2014 City Council Election: Ward 39 Scarborough-Agincourt

The Incumbent:

Mike Del Grande

The Race

We’re sad to see Mike Del Grande leave City Hall. We can only hope that his successor continues to carry the torch of fiscal responsibility. With a slate of nine candidates vying for Del Grande’s chair, the residents of Ward 39 have some homework to do. Hopefully, reading what the four candidates below have to say will help.

Candidates Who Did Not Participate: Cozette Giannini,  Clayton Jones, Jim Karygiannis, Derek Li, Franco Ng

The Breakdown

  • Candidate Response
    Blueman, Christopher Yes
    Coutinho, Jude Yes
    Rivers, Janet Yes
    Sinclair, Patricia Yes


  • Candidate Response
    Blueman, Christopher I will utilise my education and experience by using various negotiation techniques, applying efficiency methods, submitting resolutions and petitions for support while introducing alternative financing options and competitive procurement strategies.
    Coutinho, Jude A  more detailed study will need to be made to find savings  in the Current city budget
    Rivers, Janet Privatizing parks, forestry and recreation it; like with the garbage, will save many dollars in the long run.
    Sinclair, Patricia We need a strong City Manager who understands efficiencies and is committed to working to amalgamate departments, reduce duplication and bring the government of Toronto into the modern age.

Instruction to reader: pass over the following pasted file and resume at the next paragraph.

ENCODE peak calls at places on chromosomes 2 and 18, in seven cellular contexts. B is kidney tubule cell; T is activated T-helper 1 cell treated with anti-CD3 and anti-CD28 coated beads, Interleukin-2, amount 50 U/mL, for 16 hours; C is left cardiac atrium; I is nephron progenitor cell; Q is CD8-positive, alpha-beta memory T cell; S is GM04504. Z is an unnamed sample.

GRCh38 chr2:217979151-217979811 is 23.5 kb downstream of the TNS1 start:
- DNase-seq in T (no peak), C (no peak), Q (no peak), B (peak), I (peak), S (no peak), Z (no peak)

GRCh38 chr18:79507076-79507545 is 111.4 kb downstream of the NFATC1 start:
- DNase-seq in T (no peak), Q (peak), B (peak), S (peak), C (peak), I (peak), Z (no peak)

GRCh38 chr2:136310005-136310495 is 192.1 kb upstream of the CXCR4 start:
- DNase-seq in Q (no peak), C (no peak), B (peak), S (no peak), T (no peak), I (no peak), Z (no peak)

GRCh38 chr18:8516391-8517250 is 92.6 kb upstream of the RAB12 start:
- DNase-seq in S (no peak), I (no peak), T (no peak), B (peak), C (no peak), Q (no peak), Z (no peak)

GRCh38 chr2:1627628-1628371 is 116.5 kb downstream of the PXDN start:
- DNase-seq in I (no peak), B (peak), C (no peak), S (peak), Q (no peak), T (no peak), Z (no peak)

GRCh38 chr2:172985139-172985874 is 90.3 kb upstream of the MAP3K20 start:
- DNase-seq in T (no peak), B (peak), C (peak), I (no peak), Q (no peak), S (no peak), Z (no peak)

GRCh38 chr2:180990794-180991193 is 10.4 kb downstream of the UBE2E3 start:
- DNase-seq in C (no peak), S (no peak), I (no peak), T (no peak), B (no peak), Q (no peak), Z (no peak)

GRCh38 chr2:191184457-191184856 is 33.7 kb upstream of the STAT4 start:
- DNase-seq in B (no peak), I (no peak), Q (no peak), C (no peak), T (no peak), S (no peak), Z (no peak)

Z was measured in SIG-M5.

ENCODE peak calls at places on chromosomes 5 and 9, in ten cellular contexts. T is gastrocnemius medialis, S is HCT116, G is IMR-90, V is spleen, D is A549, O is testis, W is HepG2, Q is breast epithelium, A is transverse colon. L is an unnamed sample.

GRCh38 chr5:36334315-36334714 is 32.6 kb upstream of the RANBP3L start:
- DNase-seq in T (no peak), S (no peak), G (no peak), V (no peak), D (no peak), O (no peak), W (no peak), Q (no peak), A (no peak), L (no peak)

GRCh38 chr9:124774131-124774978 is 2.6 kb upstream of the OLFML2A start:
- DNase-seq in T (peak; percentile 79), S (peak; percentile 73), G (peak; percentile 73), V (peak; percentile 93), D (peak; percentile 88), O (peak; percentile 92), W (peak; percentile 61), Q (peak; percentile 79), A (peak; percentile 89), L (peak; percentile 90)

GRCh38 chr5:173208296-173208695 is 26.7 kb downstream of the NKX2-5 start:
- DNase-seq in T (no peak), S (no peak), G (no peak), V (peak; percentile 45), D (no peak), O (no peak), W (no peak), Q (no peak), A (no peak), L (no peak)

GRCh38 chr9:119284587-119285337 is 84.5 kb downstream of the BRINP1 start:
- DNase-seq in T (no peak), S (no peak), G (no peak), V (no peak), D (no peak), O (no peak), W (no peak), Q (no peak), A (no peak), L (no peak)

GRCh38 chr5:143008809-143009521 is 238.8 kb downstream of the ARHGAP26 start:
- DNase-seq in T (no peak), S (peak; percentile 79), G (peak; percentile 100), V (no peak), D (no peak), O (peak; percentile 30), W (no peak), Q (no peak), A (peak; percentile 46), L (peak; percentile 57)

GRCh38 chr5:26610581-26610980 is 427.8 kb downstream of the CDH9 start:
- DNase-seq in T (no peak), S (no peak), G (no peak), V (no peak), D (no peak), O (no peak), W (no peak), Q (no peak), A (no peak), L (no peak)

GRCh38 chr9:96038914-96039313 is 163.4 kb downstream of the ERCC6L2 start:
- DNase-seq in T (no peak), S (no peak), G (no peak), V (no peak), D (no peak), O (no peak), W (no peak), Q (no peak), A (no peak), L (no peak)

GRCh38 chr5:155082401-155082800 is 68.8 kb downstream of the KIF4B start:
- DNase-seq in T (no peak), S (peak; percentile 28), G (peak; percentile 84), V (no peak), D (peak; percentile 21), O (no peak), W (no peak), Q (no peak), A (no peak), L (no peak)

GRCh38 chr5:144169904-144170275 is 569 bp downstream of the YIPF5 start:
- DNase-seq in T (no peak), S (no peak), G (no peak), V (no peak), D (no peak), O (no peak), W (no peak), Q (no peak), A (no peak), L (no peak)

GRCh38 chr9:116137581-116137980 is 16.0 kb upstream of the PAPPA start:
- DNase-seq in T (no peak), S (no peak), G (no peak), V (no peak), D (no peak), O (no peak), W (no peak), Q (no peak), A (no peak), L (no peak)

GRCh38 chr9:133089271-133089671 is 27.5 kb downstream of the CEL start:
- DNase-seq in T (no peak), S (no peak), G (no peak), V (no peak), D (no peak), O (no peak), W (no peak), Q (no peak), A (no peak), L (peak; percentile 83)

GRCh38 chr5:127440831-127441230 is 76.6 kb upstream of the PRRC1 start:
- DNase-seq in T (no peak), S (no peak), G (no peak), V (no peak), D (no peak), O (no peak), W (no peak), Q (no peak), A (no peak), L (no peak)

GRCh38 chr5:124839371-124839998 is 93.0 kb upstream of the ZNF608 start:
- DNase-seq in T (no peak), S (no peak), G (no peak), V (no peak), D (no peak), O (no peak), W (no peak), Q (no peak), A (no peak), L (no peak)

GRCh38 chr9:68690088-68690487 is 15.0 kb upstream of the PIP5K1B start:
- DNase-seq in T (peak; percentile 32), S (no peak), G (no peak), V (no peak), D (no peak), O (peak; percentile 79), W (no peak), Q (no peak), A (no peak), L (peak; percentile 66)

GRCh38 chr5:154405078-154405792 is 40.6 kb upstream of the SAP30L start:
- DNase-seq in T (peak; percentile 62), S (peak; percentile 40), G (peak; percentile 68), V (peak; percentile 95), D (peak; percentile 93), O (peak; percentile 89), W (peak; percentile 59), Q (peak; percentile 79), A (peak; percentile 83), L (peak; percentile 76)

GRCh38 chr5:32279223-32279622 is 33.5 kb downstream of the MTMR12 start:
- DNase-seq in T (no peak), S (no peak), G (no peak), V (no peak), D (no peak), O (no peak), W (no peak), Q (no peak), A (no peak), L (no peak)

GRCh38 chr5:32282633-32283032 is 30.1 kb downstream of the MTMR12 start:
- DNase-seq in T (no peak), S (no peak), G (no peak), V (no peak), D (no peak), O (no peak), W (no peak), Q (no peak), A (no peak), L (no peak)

• Candidate Response
    Blueman, Christopher No
    Coutinho, Jude Yes
    Rivers, Janet No
    Sinclair, Patricia Yes


  • Candidate Response
    Blueman, Christopher Will consider
    Coutinho, Jude Will consider
    Rivers, Janet Will consider
    Sinclair, Patricia Yes


  • Candidate Response
    Blueman, Christopher Will consider
    Coutinho, Jude Yes – reduce or eliminate
    Rivers, Janet Yes – reduce
    Sinclair, Patricia Yes – eliminate


  • Candidate Response
    Blueman, Christopher We, as an entire city, province and country, need to create new employment opportunities thereby providing entrepreneurial incentives created for youth and young families to increase independent businesses.
    Coutinho, Jude The jobs in Toronto are more and more outsourced, by providing employers by a ratio to adhere to in terms of outsourcing jobs that will help to ensure a balance.
    Rivers, Janet I believe with the PTC in place it would allow for businesses to hire more employees with that money they would save, and it would also encourage others to start up new businesses
    Sinclair, Patricia Governments create the economic conditions for the private sector to invest and create jobs.  If we are lacking in jobs that is because the conditions are not right and the whole picture needs to be looked at critically.